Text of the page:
Now, Bonar, in England in 1971, showed that the thrombotic placental damage actually contributes to eclampsia…and basically, this is part of the reason that magnesium protects against low birth weight.
Shechter’s work showing that oral magnesium treatment— not the intravenous— caused less platelet dependent thrombosis in heart disease.
I’m going to refer to the effect of magnesium in heart disease because there hasn’t been as much work on the mechanisms by which magnesium protects against the damage to the placenta and to the mother when she has eclampsia. So, I’ve had to go to the basic work on the heart, which is pertinent.
Oral magnesium was a benefit
Shechter’s work showing that oral magnesium treatment— not the intravenous— and that, of course, is of interest to you and your group, caused less platelet dependent thrombosis and this is in heart disease.
I’m going to refer to the effect of magnesium in heart disease because there hasn’t been as much work on how the mechanisms by which magnesium protects against the damage to the placenta and to the mother when she has eclampsia. So I’ve had to go to the basic work on the heart which is pertinent.
Risks of estrogen and high calcium-to-magnesium ratios
So, if you have a high calcium to magnesium ratio, there’s a real risk that you will activate coagulation in the arteries. You don’t want to go that way.
Magnesium counteracts the coagulation cascade…that is increased by both estrogen and calcium. I’m going to remind about something which you may not remember.
Do you remember the actress Patricia Neal? Remember she had a terrible stroke? She was a young woman who was on high doses of estrogen as a contraceptive…She was one of those who hit the headlines because she was a very successful actress and her career was almost terminated. She finally came back.
(Edited for clarity) I’ll give you another sad story about estrogen. In the forties or fifties, they knew that young women have much much greater risk than men of myocardial infarction than young women do. This is classic, everybody knows this. So, they thought that estrogen would reduce the risk, but it was actually increasing it. As a result, there was a fashion for a short period of time, thank goodness, that when a man got a heart attack, what did some of the doctors do? They gave him estrogen. And…they sometimes got more heart attacks and strokes. So, they finally decided that was the wrong way to go.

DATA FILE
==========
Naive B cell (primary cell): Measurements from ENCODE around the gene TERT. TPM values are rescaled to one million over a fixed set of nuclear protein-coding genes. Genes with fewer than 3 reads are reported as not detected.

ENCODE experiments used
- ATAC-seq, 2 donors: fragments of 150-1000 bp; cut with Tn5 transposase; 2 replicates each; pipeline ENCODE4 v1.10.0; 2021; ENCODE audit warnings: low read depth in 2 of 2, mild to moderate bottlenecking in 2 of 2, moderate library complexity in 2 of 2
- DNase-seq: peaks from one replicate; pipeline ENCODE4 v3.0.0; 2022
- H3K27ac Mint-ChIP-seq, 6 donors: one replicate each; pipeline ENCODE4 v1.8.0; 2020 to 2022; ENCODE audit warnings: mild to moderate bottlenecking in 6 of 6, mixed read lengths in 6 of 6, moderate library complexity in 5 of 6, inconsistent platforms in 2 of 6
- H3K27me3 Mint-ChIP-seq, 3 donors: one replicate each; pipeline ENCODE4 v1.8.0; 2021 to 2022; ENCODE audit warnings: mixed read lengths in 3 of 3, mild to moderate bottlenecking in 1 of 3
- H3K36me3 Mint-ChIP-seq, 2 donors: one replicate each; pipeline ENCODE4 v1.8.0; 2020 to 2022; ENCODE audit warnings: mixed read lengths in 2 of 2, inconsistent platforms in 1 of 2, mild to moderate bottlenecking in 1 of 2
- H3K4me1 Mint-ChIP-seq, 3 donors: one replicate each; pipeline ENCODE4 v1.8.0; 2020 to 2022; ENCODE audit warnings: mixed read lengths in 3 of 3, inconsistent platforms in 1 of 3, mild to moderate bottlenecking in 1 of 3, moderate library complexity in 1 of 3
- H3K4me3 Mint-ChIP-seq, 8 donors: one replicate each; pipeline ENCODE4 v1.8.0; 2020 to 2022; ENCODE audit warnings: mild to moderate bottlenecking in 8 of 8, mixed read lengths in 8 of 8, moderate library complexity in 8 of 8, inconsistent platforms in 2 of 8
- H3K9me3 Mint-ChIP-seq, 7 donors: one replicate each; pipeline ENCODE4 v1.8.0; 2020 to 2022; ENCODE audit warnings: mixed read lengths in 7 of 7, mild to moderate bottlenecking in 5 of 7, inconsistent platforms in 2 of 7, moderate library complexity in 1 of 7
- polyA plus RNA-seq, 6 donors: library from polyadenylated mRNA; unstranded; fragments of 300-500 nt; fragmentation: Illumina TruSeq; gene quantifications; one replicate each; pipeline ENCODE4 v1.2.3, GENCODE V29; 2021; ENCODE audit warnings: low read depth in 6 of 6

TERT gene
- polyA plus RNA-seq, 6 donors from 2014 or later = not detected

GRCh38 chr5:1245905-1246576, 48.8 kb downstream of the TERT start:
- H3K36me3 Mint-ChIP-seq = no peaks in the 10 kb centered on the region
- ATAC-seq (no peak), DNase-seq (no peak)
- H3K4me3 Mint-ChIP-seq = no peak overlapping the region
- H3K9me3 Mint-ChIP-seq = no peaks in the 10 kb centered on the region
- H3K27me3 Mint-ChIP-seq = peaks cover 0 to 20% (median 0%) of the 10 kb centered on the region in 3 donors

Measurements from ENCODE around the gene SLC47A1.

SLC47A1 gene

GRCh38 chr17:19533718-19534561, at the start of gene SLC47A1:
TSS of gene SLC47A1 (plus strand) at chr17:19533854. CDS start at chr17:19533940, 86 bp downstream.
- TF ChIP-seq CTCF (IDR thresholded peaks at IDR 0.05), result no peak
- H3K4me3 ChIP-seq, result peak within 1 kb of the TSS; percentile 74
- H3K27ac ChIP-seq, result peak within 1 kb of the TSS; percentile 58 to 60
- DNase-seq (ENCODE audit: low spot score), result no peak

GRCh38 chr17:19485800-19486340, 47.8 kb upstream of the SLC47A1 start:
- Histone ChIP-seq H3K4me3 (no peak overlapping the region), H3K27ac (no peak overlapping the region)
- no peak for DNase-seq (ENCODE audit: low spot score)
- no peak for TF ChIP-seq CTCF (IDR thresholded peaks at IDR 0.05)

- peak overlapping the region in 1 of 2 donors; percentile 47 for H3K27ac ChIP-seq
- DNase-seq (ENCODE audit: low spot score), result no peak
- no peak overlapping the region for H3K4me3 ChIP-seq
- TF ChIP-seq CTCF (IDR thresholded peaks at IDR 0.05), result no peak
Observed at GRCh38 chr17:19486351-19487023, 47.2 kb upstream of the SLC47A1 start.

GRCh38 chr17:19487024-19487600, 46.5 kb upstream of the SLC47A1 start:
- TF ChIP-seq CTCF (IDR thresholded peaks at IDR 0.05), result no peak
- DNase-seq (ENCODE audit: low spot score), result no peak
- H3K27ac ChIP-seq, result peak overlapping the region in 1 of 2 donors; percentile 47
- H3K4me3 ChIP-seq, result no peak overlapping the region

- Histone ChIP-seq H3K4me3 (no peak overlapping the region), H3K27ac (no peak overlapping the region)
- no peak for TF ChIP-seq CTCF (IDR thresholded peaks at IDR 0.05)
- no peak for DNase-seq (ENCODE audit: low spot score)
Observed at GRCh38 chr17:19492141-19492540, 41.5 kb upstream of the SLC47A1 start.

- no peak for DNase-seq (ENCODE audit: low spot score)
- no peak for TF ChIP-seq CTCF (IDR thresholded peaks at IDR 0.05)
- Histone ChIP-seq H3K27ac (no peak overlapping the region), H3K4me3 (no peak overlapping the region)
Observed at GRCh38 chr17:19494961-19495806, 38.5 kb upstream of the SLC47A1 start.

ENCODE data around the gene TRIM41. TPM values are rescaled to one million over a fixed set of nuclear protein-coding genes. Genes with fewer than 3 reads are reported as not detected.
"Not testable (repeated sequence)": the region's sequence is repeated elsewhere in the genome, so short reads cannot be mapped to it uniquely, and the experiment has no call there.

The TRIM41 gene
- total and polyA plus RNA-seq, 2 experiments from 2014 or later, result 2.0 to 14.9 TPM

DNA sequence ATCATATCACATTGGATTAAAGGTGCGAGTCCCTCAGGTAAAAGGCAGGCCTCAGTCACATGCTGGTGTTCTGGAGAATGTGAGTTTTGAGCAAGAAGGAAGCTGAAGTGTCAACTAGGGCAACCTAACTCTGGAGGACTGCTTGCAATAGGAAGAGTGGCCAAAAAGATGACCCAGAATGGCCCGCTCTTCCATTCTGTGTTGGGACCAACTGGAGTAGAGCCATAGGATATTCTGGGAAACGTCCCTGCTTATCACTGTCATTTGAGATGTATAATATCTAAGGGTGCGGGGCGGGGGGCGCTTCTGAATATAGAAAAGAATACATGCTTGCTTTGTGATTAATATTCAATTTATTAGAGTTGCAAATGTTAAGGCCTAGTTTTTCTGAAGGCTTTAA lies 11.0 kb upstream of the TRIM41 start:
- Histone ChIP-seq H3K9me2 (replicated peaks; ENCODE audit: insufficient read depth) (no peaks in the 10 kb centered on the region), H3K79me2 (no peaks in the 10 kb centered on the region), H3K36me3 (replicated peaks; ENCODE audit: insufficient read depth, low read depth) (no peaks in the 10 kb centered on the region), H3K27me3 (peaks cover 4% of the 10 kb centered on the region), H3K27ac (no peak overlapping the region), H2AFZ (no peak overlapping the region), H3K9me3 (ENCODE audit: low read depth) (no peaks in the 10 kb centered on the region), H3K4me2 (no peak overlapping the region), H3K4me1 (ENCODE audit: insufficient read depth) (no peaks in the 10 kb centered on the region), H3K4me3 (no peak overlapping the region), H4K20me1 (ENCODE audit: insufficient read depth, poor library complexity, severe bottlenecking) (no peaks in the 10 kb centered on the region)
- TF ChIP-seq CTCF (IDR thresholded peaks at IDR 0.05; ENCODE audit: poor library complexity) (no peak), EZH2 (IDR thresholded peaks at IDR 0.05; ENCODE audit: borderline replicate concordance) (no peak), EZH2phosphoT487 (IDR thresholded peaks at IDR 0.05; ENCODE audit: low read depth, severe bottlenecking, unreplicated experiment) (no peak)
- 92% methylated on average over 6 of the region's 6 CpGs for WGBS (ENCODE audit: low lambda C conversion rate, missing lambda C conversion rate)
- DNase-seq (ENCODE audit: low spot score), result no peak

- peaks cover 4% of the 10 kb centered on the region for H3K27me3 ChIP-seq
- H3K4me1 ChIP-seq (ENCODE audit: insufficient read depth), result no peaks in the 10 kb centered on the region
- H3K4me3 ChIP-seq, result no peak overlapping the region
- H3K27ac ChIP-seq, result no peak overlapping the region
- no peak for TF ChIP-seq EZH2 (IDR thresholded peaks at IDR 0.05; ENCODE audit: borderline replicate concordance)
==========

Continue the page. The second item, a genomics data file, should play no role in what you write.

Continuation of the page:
Magnesium during pregnancy and birth weight
One of the things that is important: when babies are tiny, they are magnesium deficient. A study was done in 1962 where they analyze the amount of magnesium in these tiny babies and the full-term babies…At the beginning of the third trimester, the [low-birth weight] babies had 133 milligrams of magnesium total…so obviously, these little-bitty babies, when they’re small, very small, are magnesium deficient.
Low birth weight is associated with infant death and heart risks later
What does that mean for the cardiovascular system?…What we know is that when you put experimental animals, regardless of the species (rodents, chicks, calves, pigs, dogs right up to monkeys, every one of them) on a low magnesium intake when they are very young, they get severe arterial lesions, and those arterial lesions resemble those that have been detected on autopsy of stillborn infants and those dead in the first month through the first two and a half years of life. Frightening isn’t it?
The heart damage in infants that were stillborn or dead in the first month includes myocardial necrosis, cell infiltration, fibrosis, and calcification. These are babies stillborn or dead in the first month! That’s shocking…
Because the mother was having difficulty, the baby was obviously having trouble. They took electrocardiograms through the mother’s abdomen and found that the babies had had arrhythmias…
Myocardial infarction in utero is not rare, but it’s usually missed
And now I’m going to tell you something even worse! I found two papers by Franciose and Blanke. They were pathologists who said (and listen to this comment),
Myocardial infarction in utero is not rare but it’s usually missed because it involves the terminal arterials that are just under the endocardium.